Russian conductor Semyon Bychkov made his Royal Opera debut in 2003 conducting Elektra. He has since returned to conduct Boris Godunov, The Queen of Spades, Lohengrin, Don Carlo, Tannhäuser, La bohème, Die Frau ohne Schatten and Eugene Onegin for The Royal Opera. He returns in the 2016/17 Season to conduct Così fan tutte.
Since emigrating from St Petersburg in the mid-1970s Bychkov has developed a rich career balancing both symphonic and operatic repertory, working with leading orchestras and opera houses in London, Paris, Vienna, Milan, Berlin, Chicago and New York, among others. He performs regularly with the Vienna, Berlin, Munich, Czech, Los Angeles and New York philharmonic orchestras, the Royal Concertgebouw Orchestra and the Leipzig Gewandhaus Orchestra. His extensive discography includes a series of highly acclaimed Strauss recordings, a complete cycle of Brahms symphonies, Verdi’s Requiem, works by Mahler and Shostakovich and Lohengrin (Opera Magazine’s Disc of the Month and BBC Music Magazine’s Disc of the Year). His past positions include Music Director of Orchestre de Paris (1989–98), Principal Guest Conductor of St Petersburg Philharmonic Orchestra (1990–94) and Maggio Musicale, Florence (1992–8), and Chief Conductor of the Dresden Semperoper (1998–2003) and of the WDR Symphony Orchestra Cologne (1997–2010).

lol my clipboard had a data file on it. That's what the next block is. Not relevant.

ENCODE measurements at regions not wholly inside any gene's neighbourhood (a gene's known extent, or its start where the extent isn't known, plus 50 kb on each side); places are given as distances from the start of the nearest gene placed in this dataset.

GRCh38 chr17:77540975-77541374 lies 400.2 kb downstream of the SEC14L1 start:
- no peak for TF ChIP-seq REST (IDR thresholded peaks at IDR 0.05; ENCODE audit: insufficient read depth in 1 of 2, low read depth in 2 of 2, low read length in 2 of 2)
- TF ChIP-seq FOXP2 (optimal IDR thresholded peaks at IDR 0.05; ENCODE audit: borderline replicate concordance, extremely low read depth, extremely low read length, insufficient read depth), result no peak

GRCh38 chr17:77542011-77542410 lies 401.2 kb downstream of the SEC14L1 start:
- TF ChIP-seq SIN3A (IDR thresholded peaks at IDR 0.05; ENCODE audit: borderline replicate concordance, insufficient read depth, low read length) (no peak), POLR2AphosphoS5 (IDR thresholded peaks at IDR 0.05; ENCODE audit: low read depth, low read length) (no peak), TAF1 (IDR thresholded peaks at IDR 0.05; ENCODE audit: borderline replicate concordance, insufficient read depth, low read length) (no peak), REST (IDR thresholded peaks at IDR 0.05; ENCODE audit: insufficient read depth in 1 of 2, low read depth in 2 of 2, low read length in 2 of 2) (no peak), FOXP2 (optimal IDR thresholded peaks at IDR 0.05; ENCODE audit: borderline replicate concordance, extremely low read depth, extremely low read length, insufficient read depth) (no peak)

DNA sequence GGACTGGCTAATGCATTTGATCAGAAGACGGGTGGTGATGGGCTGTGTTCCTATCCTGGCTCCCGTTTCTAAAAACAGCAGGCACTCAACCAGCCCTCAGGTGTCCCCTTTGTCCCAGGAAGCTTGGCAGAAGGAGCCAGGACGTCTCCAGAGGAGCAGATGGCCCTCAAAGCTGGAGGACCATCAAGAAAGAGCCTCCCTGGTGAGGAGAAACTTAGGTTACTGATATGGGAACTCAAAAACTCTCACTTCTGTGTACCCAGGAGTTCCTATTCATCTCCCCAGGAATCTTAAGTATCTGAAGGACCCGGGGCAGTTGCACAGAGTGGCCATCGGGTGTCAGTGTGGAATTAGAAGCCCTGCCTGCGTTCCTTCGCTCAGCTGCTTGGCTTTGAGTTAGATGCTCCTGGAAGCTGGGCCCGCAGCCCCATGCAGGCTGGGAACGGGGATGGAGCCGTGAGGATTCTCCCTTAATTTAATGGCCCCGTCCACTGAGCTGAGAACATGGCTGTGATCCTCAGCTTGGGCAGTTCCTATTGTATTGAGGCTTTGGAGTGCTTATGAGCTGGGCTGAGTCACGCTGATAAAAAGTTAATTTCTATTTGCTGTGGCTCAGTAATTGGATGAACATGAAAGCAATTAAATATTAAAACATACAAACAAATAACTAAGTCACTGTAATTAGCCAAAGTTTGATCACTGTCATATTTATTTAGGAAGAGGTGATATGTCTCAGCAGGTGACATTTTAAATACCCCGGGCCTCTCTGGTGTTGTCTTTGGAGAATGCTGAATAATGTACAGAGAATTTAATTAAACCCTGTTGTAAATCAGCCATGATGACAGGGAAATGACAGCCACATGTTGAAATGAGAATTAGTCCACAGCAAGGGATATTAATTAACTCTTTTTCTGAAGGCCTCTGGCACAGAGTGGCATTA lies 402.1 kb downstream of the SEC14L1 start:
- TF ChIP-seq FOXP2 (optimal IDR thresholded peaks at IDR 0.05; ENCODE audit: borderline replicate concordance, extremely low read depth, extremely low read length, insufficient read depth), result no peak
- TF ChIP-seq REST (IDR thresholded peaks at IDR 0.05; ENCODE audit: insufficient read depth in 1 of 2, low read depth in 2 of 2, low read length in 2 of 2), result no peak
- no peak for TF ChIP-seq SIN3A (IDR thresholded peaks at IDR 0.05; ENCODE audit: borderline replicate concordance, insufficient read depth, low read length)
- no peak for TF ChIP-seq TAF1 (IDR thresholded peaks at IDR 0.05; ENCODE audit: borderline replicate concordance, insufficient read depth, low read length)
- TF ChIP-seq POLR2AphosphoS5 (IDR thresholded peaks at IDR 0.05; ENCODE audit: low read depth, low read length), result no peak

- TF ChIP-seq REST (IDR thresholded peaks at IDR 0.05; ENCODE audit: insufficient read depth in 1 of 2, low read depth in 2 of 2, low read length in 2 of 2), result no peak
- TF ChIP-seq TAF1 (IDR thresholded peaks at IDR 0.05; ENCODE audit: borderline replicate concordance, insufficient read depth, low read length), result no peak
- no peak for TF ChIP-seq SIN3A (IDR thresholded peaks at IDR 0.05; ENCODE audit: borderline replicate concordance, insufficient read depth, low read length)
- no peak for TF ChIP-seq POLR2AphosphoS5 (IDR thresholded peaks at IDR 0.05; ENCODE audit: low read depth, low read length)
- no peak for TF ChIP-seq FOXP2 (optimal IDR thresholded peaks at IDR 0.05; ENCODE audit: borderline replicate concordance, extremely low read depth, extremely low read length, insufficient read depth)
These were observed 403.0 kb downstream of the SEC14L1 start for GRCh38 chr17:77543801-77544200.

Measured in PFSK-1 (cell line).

Bychkov’s many opera engagements include Elektra (BBC Proms, Dresden, Milan, Madrid, Paris, Vienna), Otello (New York), Tristan und Isolde (BBC Proms, Chicago, Paris, Vienna), Parsifal (Madrid), Khovanshchina (Vienna) and Der Rosenkavalier (Salzburg).
News and features
Join Kasper Holten, director Jan Philipp Gloger and conductor Semyon Bychkov for an exclusive glimpse of The Royal Opera's new production.
Watch: ‘If you think of a football team, the conductor is a coach and a player all at once’ – Semyon Bychkov on his return to Covent Garden
The Russian conducts The Orchestra of the Royal Opera House in Kasper Holten’s Eugene Onegin
The acclaimed Russian conductor explores his personal response to this great Russian opera, one of his ‘first operatic loves’.